In the holiday season, there are distinctive holiday songs that seem to play incessantly in all the shopping malls. We hear them and they are expected to put us in a ‘holiday mood,’ but do we really listen to them?
It’s an interesting experience to be participating in a concert, as it were, as you move around the mall, but at the same time, are not really expected to be listening to the music, but only reacting to the feeling that the music sets up in you. Even if the music is unfamiliar to you, it becomes part of the audio wallpaper that signals the season.
We should resist this attempt to move music into the background as simply the set upon which all the action happens. Take the time to really listen to what’s being played and see if you can find a deeper joy in the music.
What music should we move from the realm of audio wallpaper to the realm of audio warm blanket? What music can we take and wrap around us as we revel in the cleverness of its composition rather than just in the surface sound?
One piece I particularly enjoy is the Mykola Leontovych’s ‘Carol of the Bells.’ It was written in 1904 and made its holiday impression beginning in the 1920s and, even as a simple vocal work, evokes the ringing of the holiday bells. The work is built over a repeating 4-note rhythm and each voice seems to take aspect of that basic ostinato: the high rushing repetition of the little bells, the slower iterations of the lower voices. In this vocal version, listen for the change in speed between the first entry of the sopranos and the slower entry of the altos on ‘ding dong.’ Then the tenors take up a countermelody, moving against the ostinato. At the end is a final ring, with the basses giving the last ‘dong.’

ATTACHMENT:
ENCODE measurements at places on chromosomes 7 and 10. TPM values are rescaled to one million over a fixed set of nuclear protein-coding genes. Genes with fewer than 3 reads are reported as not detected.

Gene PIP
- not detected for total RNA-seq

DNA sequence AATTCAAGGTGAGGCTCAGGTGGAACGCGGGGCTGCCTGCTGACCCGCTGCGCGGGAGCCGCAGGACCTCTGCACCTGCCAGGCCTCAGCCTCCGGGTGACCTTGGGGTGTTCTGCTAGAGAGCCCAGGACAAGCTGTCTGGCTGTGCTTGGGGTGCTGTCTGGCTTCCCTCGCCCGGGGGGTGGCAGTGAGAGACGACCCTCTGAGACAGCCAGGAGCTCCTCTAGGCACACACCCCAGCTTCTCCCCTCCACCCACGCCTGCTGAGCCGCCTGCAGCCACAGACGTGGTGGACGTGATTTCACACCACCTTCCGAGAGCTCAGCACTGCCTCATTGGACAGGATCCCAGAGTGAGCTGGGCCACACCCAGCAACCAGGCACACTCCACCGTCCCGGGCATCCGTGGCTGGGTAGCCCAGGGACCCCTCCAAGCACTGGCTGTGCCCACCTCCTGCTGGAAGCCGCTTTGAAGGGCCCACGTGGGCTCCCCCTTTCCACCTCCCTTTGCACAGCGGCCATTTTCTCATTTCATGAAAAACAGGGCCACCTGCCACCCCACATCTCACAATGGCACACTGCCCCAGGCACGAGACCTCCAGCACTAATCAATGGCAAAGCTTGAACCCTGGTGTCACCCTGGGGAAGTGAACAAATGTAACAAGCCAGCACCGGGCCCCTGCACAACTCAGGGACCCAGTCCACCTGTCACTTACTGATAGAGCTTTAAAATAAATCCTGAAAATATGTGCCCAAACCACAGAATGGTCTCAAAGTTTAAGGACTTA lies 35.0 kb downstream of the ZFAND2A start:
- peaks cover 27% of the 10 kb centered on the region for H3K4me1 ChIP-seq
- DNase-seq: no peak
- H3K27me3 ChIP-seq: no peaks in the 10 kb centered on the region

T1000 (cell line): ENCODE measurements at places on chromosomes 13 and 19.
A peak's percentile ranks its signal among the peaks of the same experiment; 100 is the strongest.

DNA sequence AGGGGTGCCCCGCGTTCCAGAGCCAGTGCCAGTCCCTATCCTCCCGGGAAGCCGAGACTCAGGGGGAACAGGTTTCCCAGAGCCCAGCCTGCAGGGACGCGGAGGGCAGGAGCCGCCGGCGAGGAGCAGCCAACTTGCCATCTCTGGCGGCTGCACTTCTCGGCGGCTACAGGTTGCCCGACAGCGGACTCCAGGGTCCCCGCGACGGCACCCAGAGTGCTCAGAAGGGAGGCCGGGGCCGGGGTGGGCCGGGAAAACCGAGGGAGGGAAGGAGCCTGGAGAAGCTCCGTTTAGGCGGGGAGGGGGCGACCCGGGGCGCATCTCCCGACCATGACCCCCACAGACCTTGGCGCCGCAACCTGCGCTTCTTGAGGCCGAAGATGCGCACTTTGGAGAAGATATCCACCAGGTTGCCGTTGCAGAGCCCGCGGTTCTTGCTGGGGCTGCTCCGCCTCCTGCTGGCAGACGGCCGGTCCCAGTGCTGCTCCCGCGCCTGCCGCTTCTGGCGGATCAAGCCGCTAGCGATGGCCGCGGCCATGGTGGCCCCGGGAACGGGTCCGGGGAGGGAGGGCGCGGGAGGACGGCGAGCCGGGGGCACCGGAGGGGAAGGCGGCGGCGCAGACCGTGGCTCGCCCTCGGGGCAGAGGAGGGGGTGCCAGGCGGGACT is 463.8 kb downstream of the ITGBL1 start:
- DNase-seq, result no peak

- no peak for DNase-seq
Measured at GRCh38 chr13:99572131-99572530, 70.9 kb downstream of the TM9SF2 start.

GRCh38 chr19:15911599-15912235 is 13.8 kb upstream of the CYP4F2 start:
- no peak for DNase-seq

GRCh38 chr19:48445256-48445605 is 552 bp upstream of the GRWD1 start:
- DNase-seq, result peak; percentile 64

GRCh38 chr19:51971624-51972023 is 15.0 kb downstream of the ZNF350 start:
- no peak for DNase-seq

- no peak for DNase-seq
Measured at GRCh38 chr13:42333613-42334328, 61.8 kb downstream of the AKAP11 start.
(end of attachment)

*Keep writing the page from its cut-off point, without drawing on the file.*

Mykola Leontovych: ‘Carol of the Bells.’ (Boston Pops Chorus, Arthur Fielder, cond.)
In this orchestral version, it’s a bit easier to hear the various bell voices, and the rhythms are more definite.
Mykola Leontovych: ‘Carol of the Bells’ (Royal Ballet Sinfonia, Gavin Sutherland, cond.)
In listening to these two versions back to back, we can start to appreciate the skill that Leontovych brought to the piece, taking what might just be a clamourous sound in the air and turning it into a delicate dance of the bells, swirling their sound around us, each voice putting in their own part. The rushing high voices, the more deliberate middle voices but which are eventually swept up in the soprano’s excitement, and then, in the vocal version, the last definitive statement by the basses.
When you use your imagination to construct the world of the sounds, what are all these bells? The light high bells of a sleigh and the slower bells as it passes the blacksmith’s shop? I think you can imagine more than just a jostle of bells in a steeple – you can populate a whole village with these ringing sounds.
In the holiday season, listen and hear the music that surrounds you. Fight the audio wallpaper and give the composers and their works the ear that they deserve.
- The Parents of Wi-Fi
Hedy Lamarr and George Antheil How were the Hollywood screen goddess and the bad boy of music inspired by the piano roll?
- Scandalous Tales of Society Told in Ceramic
Faustina Bordoni and Johann Adolf Hasse Faustina Bordoni and Fox by the Meissen porcelain factory
- The Tears of Dowland From Flow My Tears to Lachrimae, or Seven Tears
- From Tragedy to Art: Mahler’s Symphony No. 2, “Resurrection” The Birth of Mahler’s Resurrection Symphony